While doing the usual scavenging for background information, I was utterly in awe and admiration at what Rich Ting has accomplished to date. Ting is not only an actor, but he is also a stuntman and a model. He has appeared in “Boston Legal,” has done stunts in “G.I. Joe” and “Crank 2: High Voltage” (major blockbuster movies both slated for release in 2009), and has modeled for Neiman Marcus, BVLGARI, and WSS – “ just to name a few.
And, that is just a minuscule part of who Rich Ting is.
As much as Ting has taken an interest in his work as a model, actor, and stuntman, he has also stretched his talents and interests in education, sports, and other extracurricular activities. Rich not only has a B.A. from Yale University, but he graduated with a M.B.A. from the University of Hawaii’s Shidler College of Business Administration, and recently received his J.D. last year from the University of Hawaii’s William S. Richardson School of Law. He excels in a wide range of sports, martial arts, and is well-versed in a variety of languages. Good-looking, highly intelligent, and multitalented, Ting is definitely an upcoming Asian-American talent you don’t want to miss out on knowing.
In this issue, Asiance gives you all the details about this fresh face from Los Angeles.
Asiance: Looking at your resume, you do stunts, act, and you are also a model. So, which did you start with first? And, how did you get into acting, modeling and being a stuntman?
Rich: Throughout high school and college, I was approached by various agents/managers who wanted to represent me in the modeling industry. Due to my extremely busy schedule with sports and academics, I was not able to pursue my modeling career until later in college. I did my first runway show for a New York City men’s clothing boutique, “Ragg’s,” while studying at Yale. After graduating from college, I continued to model part-time while in graduate school. I was accepted to both the William S. Richardson School of Law and the Shidler School of Business Administration at the University of Hawaii at Manoa (joint J.D./M.B.A. degree programs). Modeling in Honolulu was great! I was able to supplement my academic life with projects in Honolulu, Los Angeles, Las Vegas, and Japan as well as focus more on my theatrical/acting career. I was casted for the character of “Lenny” in the television series, “Beyond the Break,” in which was filmed on the west side of Oahu.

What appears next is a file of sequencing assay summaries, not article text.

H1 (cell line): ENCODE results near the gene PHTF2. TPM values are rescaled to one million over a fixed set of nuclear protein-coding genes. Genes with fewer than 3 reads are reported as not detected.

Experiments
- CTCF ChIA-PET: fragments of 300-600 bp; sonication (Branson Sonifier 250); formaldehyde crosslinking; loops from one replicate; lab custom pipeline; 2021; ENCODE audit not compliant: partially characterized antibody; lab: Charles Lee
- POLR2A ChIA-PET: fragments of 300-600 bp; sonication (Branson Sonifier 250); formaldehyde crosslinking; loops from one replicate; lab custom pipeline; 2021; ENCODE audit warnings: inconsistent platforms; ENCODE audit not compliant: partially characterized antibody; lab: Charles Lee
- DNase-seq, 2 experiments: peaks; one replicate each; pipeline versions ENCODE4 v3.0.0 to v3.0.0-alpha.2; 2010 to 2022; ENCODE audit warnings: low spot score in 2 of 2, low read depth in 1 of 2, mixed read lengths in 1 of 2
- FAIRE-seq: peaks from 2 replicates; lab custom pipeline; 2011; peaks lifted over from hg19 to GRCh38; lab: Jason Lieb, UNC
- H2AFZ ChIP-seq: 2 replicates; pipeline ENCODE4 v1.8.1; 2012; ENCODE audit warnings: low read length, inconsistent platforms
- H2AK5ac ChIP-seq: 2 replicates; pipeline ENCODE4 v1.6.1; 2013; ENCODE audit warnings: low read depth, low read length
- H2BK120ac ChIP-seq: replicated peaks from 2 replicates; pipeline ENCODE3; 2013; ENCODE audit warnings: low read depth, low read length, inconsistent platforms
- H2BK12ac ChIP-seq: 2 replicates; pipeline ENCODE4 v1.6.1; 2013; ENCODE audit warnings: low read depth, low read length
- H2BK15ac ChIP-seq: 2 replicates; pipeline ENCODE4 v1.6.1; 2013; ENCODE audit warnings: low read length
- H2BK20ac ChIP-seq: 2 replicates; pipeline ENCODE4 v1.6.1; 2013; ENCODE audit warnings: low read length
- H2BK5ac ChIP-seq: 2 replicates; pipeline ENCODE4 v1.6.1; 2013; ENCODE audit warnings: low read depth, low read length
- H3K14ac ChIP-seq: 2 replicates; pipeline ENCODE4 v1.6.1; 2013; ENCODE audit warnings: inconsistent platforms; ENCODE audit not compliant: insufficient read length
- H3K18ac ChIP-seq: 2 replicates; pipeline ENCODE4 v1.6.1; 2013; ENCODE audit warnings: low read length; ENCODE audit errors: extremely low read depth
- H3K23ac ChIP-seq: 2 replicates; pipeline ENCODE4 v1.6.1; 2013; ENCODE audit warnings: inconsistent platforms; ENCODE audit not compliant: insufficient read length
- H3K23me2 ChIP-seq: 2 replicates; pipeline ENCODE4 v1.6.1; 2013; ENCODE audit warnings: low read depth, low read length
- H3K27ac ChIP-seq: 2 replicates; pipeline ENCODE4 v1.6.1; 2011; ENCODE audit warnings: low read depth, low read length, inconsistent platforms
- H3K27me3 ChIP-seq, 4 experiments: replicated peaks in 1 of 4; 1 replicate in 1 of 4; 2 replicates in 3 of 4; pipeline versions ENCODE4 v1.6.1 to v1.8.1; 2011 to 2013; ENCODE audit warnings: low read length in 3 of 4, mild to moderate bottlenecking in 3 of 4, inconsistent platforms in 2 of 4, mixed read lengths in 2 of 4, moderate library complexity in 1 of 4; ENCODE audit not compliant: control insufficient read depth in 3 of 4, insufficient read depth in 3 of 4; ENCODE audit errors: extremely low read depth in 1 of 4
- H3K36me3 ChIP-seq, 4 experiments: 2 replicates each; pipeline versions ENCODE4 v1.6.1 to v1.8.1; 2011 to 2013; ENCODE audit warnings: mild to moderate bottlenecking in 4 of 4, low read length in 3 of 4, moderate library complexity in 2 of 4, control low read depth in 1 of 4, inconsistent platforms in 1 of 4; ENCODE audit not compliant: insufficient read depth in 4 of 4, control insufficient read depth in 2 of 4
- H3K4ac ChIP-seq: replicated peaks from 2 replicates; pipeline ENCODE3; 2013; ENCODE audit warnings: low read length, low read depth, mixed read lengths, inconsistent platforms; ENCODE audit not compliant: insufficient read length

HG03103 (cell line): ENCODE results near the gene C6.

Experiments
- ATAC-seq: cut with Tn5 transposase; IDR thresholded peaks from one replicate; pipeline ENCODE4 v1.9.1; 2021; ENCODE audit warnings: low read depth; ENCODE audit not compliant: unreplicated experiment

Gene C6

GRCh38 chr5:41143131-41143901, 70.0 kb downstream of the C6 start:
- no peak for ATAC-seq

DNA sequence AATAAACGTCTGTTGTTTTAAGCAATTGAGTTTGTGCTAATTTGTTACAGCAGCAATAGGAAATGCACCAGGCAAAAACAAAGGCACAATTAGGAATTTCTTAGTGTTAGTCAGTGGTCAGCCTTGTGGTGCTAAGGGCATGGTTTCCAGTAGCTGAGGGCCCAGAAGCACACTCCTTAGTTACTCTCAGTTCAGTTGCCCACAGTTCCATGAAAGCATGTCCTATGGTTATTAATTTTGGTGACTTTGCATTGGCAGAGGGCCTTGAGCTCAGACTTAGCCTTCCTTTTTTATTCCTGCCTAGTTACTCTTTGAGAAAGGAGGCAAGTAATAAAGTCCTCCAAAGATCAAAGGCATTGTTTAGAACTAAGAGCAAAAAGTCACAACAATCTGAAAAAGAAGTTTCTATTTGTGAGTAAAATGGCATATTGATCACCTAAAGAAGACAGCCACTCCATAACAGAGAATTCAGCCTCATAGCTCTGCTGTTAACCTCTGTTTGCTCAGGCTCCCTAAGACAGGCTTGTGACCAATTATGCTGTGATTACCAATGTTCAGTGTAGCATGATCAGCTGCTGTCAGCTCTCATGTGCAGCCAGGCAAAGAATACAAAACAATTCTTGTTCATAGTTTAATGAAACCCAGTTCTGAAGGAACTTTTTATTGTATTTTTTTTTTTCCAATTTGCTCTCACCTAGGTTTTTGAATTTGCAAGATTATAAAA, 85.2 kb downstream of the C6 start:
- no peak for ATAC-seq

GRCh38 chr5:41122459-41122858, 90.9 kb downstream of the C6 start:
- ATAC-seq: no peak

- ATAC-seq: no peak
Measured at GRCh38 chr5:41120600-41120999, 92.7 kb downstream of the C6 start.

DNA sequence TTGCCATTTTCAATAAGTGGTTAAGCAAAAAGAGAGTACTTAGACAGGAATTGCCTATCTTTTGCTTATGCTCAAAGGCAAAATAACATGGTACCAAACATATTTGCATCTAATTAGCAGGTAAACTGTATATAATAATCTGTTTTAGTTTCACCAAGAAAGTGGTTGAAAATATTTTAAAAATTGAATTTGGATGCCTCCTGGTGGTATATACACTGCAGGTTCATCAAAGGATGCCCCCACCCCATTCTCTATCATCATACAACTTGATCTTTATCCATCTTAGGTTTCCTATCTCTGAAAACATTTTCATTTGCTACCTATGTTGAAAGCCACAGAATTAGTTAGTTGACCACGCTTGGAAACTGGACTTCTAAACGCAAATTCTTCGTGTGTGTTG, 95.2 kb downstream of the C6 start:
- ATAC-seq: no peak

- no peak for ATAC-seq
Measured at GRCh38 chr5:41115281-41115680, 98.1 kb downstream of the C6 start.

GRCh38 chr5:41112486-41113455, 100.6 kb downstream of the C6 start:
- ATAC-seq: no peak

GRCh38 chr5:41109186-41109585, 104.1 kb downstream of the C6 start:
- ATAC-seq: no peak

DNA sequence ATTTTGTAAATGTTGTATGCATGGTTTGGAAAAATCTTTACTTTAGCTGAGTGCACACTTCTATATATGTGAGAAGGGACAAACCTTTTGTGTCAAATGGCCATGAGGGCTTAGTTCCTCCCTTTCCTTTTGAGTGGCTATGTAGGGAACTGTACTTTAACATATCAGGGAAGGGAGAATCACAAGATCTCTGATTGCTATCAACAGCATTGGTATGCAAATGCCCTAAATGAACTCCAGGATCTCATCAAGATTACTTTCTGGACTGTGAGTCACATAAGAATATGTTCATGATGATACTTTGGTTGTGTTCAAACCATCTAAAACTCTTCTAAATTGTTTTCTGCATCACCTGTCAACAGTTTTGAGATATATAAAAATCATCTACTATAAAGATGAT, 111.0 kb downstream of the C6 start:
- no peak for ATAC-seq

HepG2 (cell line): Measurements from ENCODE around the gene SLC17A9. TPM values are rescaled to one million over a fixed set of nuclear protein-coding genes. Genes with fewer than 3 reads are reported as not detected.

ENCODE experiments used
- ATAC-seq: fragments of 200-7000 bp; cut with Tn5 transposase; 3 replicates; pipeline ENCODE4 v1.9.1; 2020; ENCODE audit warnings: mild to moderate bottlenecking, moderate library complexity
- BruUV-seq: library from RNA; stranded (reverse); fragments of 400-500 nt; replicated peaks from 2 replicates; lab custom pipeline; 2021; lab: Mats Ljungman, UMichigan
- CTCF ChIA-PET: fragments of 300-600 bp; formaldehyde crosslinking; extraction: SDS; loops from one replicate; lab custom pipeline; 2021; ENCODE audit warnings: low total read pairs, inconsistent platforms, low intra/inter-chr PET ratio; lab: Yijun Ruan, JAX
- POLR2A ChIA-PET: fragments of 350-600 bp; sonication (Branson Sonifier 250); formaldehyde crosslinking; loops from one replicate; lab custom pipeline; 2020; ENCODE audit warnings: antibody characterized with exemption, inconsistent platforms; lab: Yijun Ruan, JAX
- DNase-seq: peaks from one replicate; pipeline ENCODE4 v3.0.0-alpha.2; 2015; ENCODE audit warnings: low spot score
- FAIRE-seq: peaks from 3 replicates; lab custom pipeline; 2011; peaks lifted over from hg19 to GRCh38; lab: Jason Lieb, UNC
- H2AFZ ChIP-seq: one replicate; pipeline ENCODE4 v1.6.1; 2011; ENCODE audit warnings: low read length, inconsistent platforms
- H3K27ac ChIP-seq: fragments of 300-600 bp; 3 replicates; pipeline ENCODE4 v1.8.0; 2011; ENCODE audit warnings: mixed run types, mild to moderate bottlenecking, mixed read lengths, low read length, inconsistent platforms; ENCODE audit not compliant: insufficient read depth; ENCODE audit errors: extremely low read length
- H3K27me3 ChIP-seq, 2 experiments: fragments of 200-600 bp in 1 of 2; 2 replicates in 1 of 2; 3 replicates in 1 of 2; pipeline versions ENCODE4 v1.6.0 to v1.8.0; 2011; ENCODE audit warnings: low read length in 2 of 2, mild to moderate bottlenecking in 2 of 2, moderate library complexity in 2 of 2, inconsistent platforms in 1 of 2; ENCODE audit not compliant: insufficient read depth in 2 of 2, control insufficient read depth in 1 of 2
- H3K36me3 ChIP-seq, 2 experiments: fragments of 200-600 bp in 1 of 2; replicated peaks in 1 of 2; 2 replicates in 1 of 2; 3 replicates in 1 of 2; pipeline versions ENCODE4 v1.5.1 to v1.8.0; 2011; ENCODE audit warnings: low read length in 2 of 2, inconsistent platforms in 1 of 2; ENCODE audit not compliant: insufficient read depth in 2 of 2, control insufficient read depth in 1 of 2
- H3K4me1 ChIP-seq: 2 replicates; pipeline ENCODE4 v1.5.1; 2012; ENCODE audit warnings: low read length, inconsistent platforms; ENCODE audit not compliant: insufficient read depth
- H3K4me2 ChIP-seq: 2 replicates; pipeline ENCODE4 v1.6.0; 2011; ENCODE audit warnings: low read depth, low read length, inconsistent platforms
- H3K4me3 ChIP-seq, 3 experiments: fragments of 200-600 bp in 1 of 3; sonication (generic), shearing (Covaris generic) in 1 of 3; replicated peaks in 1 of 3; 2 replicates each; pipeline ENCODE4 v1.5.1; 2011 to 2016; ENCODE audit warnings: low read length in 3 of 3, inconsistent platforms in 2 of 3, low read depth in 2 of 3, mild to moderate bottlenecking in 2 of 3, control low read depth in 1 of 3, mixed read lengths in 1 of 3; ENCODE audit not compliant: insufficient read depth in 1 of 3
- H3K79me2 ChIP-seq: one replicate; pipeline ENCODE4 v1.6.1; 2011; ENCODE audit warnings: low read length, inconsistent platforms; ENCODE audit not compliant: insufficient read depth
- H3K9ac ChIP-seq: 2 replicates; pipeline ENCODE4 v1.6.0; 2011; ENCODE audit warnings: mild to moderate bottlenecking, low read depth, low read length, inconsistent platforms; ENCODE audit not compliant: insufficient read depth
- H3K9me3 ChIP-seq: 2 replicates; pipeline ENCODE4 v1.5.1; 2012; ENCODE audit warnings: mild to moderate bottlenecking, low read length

Following my graduation from the joint J.D./M.B.A. program at the University of Hawaii, I was casted to play the role of “Heatblast” in the Warner Bros. feature film, entitled “Ben 10: The Race Against Time.” Once I relocated to Los Angeles, I dedicated all of my attention and focus towards my career as a model, actor, and stuntman. I have a close family relative who has been working as a Hollywood stuntman for over fifteen years. Due to my extensive background in martial arts (1st degree black belt in Tae Kwon Do, Jeet Kune Do, and Wing Chun) as well as being a NCAA Division I collegiate athlete (4-year football player at Yale University), I have always maintained my physical health and conditioning. As a result, I became introduced to the world of stunts and had the opportunity to work on a variety of projects to further develop my skills as a Hollywood stuntman. Such projects include: Crank 2: High Voltage (starring Jason Statham), G.I. Joe (starring Brendan Fraser, Dennis Quaid, Channing Tatum, Marlon Wayans, & Sienna Miller), Mask of the Ninja (starring Casper Van Dien), Game (starring Gerard Butler), and To Live & Die (starring Sean Patrick Flannery).